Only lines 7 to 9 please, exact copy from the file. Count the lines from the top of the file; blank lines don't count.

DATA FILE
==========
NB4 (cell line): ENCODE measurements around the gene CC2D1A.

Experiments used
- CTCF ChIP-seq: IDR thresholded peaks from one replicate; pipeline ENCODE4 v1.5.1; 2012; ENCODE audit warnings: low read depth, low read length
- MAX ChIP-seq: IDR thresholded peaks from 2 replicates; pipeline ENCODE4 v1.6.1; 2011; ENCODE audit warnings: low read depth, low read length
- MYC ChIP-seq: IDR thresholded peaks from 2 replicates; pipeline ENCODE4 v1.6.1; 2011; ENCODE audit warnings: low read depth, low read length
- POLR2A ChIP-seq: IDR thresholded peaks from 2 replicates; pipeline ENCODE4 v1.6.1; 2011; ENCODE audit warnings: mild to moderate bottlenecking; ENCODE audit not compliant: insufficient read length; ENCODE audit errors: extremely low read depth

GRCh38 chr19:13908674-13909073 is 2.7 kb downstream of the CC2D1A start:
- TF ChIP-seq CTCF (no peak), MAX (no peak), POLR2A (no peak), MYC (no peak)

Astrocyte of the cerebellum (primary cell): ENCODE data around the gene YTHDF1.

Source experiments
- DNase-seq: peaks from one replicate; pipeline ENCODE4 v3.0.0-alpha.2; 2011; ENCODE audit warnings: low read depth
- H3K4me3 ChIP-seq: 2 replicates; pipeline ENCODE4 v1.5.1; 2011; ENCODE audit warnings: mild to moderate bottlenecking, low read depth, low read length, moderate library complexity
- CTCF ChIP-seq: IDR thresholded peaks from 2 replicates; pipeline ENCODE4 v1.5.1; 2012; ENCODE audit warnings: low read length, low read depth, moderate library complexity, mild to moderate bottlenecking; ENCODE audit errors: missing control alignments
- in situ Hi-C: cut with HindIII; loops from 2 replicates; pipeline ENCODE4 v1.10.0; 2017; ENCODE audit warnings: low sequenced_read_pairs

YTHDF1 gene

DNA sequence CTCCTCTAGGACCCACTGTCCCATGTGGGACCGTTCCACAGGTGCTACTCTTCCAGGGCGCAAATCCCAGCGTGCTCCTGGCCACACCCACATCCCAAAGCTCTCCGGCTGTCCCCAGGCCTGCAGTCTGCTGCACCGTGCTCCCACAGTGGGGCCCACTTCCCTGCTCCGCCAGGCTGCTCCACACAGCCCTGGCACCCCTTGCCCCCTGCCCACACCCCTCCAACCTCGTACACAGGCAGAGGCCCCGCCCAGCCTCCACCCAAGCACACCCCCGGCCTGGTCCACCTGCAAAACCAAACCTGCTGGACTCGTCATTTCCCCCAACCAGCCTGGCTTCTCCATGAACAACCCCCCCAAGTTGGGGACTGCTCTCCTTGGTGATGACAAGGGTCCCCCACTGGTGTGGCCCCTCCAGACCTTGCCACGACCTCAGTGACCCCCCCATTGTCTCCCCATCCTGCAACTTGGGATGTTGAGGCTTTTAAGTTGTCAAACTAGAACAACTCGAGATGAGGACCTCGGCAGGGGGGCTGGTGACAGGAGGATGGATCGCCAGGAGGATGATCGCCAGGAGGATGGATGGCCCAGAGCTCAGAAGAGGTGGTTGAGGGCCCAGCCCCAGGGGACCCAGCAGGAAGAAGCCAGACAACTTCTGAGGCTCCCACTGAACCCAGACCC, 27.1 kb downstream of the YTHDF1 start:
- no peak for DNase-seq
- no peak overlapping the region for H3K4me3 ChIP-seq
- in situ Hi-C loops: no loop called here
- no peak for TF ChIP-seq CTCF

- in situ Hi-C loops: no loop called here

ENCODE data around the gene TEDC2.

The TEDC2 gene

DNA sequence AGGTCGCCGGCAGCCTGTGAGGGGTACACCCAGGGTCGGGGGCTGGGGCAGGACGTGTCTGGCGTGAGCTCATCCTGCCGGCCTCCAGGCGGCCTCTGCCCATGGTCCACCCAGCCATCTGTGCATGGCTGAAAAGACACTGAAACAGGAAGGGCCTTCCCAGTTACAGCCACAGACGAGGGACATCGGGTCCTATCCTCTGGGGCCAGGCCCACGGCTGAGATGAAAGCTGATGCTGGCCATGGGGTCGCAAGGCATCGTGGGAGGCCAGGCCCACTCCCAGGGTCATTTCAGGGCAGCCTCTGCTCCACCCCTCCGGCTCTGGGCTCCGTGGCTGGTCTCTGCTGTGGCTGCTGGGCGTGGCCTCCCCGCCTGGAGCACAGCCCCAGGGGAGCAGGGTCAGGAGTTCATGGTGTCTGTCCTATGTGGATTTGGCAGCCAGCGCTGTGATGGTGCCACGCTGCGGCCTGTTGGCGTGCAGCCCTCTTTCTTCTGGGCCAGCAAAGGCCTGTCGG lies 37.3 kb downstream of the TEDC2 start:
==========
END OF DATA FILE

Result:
GRCh38 chr19:13908674-13909073 is 2.7 kb downstream of the CC2D1A start:
- TF ChIP-seq CTCF (no peak), MAX (no peak), POLR2A (no peak), MYC (no peak)

Astrocyte of the cerebellum (primary cell): ENCODE data around the gene YTHDF1.